Its that time of year again. The Bonfire Boys Flag flies over The Landgate and preparations are being made for the annual invasion of the streets of Rye by pirates, witches, Kings and Queens, skeletons, wenches, Cavaliers and Roundheads. The Bonfire Societies are almost exclusively from East Sussex and have a history that goes back even before the fateful night that Guy Fawkes and his cronies attempted to blow up Parliament. Continue reading Bonfire Magic
Have Health & Regulations Gone Too Far?
By Jim Hollands
The remarkable picture, of Gasson’s War ravaged building at the western end of Cinque Ports Street, was taken just after World War Two. Closer inspection reveals a wartime National Fire Service notice pointing the way to Rye Fire Station. Continue reading Rye 1947
Don’t Miss this Year’s Great Event
Rye’s Bonfire celebrations could be older than Guy Fawkes himself. Some say that celebrations with bonfires in Rye were first held to commemorate the young men of the town’s retaliatory raid against the French in 1378 when they returned to wreak revenge, burning and pillaging and snatching back the Church Bells which had been stolen the year before.
Descriptions of the 1840 to 1889 Rye Fawkes Celebrations when burning boats were dragged around the town, seems a re-enactment of the 1378 raid when Continue reading Remember, Remember, the Fifth of November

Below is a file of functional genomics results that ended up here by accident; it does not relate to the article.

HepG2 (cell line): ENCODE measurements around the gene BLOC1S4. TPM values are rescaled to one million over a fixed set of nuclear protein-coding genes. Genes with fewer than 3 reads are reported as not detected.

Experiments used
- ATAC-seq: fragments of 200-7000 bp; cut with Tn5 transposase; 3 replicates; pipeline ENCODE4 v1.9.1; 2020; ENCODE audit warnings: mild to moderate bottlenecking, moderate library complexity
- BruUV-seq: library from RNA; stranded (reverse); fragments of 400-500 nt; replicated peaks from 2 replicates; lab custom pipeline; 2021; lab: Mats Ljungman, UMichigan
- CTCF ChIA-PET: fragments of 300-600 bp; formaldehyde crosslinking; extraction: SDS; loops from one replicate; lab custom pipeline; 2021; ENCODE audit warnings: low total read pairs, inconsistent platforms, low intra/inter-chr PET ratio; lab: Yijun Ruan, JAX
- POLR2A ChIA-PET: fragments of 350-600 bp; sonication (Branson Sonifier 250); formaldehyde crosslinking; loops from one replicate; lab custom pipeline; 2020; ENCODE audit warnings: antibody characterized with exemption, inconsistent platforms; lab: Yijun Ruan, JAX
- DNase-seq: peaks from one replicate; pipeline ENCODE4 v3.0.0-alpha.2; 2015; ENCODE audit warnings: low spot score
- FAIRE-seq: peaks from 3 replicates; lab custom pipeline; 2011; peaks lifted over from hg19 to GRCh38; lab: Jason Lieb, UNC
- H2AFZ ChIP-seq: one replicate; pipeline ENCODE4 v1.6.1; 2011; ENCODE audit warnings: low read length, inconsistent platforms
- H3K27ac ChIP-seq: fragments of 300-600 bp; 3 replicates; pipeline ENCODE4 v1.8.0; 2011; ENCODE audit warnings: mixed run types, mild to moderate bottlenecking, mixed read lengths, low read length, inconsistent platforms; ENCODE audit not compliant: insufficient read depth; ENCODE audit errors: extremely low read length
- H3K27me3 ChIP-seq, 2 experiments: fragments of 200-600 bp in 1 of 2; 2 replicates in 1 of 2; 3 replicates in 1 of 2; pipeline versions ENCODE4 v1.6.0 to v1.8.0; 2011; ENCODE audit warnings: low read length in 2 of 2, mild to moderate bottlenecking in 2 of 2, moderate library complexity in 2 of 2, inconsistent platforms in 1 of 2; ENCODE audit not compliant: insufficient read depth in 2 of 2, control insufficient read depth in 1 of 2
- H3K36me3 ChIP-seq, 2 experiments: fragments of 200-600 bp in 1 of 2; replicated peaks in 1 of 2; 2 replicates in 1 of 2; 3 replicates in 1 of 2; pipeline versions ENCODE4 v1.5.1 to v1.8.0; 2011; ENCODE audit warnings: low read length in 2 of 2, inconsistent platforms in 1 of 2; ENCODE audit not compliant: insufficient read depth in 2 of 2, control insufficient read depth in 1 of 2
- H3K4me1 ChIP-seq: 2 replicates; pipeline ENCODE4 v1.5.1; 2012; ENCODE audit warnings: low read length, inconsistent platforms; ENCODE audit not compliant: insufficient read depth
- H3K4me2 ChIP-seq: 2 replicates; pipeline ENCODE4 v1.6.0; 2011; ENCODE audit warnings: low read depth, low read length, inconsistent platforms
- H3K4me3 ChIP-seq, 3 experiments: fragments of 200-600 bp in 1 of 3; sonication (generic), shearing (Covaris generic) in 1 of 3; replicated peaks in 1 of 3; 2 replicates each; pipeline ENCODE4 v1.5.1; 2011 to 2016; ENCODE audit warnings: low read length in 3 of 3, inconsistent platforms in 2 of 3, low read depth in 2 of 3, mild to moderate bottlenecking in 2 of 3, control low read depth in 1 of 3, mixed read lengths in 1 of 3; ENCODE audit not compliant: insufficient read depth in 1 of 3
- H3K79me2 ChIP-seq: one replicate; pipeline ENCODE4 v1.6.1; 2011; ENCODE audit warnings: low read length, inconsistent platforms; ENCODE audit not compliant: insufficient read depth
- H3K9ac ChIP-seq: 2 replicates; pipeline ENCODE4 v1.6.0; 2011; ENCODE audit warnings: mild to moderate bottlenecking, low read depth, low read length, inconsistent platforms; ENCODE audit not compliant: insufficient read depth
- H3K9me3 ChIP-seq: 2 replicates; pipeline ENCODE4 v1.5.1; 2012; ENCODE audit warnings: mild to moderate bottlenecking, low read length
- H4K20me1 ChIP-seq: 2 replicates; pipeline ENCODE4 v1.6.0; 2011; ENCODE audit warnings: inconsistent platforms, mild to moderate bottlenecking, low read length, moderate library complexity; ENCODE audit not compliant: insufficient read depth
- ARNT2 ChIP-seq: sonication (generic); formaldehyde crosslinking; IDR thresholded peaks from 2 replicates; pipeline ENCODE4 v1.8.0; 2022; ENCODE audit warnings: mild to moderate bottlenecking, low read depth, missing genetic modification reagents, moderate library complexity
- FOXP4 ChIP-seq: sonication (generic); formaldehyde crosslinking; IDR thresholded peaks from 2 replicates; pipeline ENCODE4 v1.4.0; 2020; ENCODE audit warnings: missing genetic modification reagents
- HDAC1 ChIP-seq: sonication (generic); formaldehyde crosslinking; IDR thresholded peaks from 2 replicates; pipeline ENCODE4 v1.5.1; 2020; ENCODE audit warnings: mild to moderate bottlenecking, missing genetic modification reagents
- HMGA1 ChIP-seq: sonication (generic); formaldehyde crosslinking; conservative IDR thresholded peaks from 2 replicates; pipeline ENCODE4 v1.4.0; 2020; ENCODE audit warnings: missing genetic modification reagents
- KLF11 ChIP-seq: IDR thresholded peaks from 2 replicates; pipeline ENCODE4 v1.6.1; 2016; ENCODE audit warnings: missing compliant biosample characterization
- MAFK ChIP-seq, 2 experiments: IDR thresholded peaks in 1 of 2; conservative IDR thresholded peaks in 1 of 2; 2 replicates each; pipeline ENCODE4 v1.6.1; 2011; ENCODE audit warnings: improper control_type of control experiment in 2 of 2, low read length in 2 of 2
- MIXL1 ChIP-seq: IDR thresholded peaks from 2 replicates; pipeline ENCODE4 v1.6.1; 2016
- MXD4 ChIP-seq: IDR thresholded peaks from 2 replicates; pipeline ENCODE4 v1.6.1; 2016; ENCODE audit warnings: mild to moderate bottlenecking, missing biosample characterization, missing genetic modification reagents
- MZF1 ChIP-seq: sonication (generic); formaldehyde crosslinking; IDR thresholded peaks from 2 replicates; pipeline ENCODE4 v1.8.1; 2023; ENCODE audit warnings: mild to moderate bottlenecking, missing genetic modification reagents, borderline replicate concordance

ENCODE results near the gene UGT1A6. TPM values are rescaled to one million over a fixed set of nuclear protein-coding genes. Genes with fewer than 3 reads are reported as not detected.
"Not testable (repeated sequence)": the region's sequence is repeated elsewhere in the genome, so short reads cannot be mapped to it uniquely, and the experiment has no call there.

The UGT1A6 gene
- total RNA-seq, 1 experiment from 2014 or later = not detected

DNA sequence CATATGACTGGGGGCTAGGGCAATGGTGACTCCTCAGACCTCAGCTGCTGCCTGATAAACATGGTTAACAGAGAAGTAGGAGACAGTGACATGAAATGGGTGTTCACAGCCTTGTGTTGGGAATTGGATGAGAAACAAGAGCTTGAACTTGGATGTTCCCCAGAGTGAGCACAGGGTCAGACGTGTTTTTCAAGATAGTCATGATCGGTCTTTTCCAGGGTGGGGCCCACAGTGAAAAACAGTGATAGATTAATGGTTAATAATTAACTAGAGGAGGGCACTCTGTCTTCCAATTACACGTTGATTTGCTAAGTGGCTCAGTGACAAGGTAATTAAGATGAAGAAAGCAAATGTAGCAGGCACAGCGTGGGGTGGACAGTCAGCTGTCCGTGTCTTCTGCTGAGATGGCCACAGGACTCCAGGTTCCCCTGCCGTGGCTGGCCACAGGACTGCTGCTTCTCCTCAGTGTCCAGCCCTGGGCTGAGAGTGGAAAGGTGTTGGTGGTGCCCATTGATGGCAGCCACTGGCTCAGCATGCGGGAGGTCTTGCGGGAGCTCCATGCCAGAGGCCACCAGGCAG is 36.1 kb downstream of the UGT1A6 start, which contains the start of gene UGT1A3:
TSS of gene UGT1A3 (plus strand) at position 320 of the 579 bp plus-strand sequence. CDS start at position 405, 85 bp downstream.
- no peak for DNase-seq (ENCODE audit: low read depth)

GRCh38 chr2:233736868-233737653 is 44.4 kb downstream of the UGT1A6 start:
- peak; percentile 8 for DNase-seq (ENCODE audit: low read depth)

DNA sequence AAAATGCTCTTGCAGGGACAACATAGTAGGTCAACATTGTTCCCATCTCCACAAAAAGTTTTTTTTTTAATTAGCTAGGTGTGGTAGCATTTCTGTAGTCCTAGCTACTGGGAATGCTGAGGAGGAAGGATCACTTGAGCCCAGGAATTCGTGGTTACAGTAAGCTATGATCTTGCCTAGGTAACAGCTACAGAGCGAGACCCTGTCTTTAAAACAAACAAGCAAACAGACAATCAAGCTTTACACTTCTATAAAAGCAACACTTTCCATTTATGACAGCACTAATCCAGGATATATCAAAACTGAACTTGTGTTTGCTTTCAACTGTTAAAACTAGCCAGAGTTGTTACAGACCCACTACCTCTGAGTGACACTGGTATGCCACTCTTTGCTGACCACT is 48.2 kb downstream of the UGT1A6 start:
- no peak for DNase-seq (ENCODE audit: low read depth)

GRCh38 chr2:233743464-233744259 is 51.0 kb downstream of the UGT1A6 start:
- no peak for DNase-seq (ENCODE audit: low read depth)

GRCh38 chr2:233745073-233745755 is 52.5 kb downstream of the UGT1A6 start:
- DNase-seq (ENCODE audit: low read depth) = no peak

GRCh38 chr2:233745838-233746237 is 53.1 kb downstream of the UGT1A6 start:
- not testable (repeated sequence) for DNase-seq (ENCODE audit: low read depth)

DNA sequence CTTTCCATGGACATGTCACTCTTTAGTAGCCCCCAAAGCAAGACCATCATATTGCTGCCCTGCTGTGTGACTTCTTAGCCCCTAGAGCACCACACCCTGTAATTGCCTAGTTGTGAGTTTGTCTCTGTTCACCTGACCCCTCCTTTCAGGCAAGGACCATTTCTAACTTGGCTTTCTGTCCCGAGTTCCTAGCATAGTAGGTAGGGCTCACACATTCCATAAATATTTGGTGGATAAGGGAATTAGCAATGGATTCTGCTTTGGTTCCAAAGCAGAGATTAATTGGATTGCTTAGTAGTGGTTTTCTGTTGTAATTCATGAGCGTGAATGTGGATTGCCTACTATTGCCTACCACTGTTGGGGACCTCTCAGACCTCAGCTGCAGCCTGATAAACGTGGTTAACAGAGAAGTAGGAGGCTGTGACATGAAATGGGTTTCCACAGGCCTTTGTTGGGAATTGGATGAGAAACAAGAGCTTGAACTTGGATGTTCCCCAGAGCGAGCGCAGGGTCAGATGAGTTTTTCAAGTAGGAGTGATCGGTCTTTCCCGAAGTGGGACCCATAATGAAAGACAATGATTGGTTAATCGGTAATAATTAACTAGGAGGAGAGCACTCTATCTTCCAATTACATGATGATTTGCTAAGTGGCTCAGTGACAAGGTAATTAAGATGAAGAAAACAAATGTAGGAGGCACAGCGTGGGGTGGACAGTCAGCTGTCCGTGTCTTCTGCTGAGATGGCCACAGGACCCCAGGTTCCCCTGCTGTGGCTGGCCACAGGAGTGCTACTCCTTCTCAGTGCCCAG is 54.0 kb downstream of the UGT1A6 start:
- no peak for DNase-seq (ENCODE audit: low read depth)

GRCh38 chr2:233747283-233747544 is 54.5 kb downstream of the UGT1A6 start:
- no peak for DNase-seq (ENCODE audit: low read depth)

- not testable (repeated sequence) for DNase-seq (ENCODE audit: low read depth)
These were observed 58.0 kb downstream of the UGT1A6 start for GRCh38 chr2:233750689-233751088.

They came in their thousands to town for one of the best Rye Fawkes Celebrations ever. Flaming torches lit the streets and a burning boat, the emblem of the Rye Bonfire Society, was dragged around the town as has happened for years immemorial. Continue reading Bonfire Extravaganza
We are told that the history of ‘Bonfire’ in Rye goes back BEFORE the time of Guy Fawkes. Legend has it that the burning boat ceremony was first held in the town shortly after the men of Rye and Winchelsea raided the French town at St. Peter’s Port and retrieved the church bells that had been stolen in the French raid of the previous year. In the course of their revengeful rape and pillage they also pulled French boats out of the water and paraded them blazing through the streets. This event is still remembered in the traditional dragging of a burning boat in the Guy Fawkes procession. Continue reading Original Dragon of Rye